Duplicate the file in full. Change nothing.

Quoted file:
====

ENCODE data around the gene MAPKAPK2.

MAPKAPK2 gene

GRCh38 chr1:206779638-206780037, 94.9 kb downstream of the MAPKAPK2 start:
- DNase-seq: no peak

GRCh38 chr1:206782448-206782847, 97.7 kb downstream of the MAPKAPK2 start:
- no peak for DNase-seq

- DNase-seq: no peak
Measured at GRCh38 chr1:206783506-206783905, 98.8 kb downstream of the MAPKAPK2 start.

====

ENCODE data around the gene MAPKAPK2.

MAPKAPK2 gene

GRCh38 chr1:206779638-206780037, 94.9 kb downstream of the MAPKAPK2 start:
- DNase-seq: no peak

GRCh38 chr1:206782448-206782847, 97.7 kb downstream of the MAPKAPK2 start:
- no peak for DNase-seq

- DNase-seq: no peak
Measured at GRCh38 chr1:206783506-206783905, 98.8 kb downstream of the MAPKAPK2 start.